Richard Murphet’s innovative Dolores in the Department Store was first produced in a brief season at the VCA last year. The college is remounting the work, April 6 - 11, so don’t miss it. Performance, design and production is by students from the School of Drama, direction by Leisa Shelton and Richard Murphet.

New venue hits stride

Imperial Slacks is establishing itself as a regular Sydney venue for out-there performance. A brief description of their “non-house style” for April: a lifesize fullscale yellow horse becomes a rocking toy; an allgirl boy band drags through the city with the top down baby; a bumper to bumper salon of paintings; watch as a 3D animated business man’s head explodes; panorama painting morphs through grid to graffiti cityscape; interact with a portaloo in a way that Duchamp could only hope for. 2/111 Campbell Street Surry Hills. 02-92811150 islacks@projectroom.com; www.projectroom.com/islacks

UTP gets doco-ed

Routledge has recently published Eugene van Erven’s book Community Theatre Global Perspectives which features a case study of Urban Theatre Project’s Trackwork conceived and produced by artists in Sydney’s western suburbs as well as 5 other projects around the world—Peta in the Philippines, Stut Theater in Utrecht, Teatro de la Realidad in LA, Aguamarina in Costa Rica and Kawuonda Women’s Theatre in Kenya. The book is not widely available at Australian bookshops but can be ordered from Amazon and there’s an accompanying video which is even harder to come by.

Arty genitals

Whereas there’ll be stacks of the new volume on genital origami, Puppetry of the Penis, a new book based on a cabaret show (now at the Melbourne Comedy Festival) in which Simon Morley and David Friend manipulate their genitals into various shapes, objects and landmarks. www.puppetryofthepenis.com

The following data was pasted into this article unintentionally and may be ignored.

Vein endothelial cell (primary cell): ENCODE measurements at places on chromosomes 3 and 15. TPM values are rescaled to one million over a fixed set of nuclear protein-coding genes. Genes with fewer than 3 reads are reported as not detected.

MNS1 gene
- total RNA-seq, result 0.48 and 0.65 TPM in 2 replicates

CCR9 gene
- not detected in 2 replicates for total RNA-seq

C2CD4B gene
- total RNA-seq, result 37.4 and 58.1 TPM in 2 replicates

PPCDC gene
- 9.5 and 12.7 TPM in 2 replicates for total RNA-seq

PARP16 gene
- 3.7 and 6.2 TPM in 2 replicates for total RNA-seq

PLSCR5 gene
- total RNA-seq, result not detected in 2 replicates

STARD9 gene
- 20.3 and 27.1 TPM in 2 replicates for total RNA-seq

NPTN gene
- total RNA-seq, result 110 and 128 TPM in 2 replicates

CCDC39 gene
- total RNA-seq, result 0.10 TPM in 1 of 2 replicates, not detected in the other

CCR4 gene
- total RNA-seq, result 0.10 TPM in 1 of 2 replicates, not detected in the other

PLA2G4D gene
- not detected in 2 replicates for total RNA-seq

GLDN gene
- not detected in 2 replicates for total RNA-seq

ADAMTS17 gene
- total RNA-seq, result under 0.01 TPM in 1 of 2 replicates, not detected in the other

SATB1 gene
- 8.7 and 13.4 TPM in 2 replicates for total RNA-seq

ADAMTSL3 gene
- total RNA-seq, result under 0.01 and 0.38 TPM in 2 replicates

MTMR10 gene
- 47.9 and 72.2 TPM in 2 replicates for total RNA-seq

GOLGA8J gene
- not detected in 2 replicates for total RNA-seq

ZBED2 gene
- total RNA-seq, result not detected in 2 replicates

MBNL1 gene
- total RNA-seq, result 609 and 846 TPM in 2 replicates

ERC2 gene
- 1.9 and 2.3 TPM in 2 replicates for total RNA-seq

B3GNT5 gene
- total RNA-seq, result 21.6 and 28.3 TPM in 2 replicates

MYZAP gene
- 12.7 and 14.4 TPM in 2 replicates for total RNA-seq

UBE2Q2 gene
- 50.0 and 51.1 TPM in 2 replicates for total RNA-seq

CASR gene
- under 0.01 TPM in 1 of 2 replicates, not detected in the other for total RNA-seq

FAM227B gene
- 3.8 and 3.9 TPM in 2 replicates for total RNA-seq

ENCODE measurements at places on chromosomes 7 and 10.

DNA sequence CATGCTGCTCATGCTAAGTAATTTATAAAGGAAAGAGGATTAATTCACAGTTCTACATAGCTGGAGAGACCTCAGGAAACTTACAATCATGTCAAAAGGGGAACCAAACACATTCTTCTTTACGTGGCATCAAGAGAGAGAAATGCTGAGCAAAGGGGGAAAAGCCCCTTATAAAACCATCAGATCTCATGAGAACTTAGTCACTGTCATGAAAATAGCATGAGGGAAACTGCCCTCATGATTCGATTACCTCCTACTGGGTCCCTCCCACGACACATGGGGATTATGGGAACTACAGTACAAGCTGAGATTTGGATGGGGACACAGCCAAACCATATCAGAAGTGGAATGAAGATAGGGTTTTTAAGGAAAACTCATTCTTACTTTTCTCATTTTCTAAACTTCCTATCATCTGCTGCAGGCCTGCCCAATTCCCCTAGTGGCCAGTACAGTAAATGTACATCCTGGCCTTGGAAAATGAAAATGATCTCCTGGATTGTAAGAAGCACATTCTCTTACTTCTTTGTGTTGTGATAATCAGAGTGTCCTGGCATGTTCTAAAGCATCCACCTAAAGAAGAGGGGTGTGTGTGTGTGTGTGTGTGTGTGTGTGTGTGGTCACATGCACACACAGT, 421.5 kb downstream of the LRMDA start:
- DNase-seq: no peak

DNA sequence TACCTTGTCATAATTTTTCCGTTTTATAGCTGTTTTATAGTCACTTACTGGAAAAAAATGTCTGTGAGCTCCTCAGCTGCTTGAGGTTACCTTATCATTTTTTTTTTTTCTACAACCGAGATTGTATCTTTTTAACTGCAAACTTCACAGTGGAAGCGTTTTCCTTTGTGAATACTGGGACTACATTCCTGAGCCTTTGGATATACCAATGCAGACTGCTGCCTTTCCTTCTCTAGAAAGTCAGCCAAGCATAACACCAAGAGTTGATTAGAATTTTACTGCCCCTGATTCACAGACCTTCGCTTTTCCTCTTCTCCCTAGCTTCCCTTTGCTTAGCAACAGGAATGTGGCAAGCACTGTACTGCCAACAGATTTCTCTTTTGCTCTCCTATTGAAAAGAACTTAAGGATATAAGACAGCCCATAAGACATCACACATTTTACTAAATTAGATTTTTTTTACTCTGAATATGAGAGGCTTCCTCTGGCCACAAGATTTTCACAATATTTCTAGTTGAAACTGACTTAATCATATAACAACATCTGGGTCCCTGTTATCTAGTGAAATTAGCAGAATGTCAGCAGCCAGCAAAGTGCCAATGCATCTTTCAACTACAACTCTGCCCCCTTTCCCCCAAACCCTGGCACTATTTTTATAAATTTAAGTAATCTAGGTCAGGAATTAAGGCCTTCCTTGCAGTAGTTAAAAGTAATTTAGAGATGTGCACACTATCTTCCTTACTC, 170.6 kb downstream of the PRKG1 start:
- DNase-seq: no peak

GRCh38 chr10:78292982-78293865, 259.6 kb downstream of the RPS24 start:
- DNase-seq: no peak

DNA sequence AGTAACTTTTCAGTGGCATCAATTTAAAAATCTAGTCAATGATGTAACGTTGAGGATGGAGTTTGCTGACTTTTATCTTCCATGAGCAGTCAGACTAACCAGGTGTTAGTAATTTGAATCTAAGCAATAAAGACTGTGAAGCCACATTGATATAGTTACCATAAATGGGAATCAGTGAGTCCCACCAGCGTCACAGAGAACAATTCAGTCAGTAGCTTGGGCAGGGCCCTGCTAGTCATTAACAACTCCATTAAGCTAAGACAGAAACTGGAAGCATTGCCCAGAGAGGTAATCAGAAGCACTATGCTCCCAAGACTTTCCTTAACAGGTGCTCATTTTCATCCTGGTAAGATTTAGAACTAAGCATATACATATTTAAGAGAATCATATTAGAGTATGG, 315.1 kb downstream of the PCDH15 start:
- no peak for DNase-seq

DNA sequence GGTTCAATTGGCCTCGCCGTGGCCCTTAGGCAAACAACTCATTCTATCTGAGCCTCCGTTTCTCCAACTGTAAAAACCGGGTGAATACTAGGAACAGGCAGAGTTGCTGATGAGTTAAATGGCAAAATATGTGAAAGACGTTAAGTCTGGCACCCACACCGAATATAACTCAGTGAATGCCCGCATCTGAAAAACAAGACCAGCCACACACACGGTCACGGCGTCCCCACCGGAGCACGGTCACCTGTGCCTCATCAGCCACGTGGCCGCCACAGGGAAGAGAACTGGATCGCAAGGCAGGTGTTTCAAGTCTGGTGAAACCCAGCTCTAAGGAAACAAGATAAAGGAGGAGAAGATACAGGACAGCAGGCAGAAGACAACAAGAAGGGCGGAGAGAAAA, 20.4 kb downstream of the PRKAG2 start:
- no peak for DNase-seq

Chris Ryan and Rohan Thatcher, version 1.0, The second Last Supper	Chris Ryan and Rohan Thatcher, version 1.0, The second Last Supper
photo Heidrun Löhr
Performance Space at full force

There’s a buzz about a surge of new works at Performance Space over coming months at the very same time that it’s been announced it’s losing its home (see page 12). The April-May program kicks off off-site at Technology Park with Party Line’s steel fracture, a multilayered performance event which unravels the impact of steel on women’s bodies through history. Digital artist Justine Cooper works with steel artist Jam Dickson and the astonishing Party Line performers are directed by Gail Kelly. Text is by Shane Rowlands. Back at the Space, Version 1.0’s The second Last Supper promises “Australian identity, Australian corporate ethics and new Australian cuisine—the seriously playful politics of the personal, the global and the local.” Also in April, Frumpus star in Crazed. In May, Andrew Morrish and Tony Osborne do Relentlessly On. In Tess de Quincey’s Nerve 9 the dancer weaves between the work of 3 of Australia’s finest contemporary artists—provocative poet Amanda Stewart and digital artists Debra Petrovitch and Francesca da Rimini. De Quincey focuses on feminine space which she describes as “an environment where body and textuality coexist.”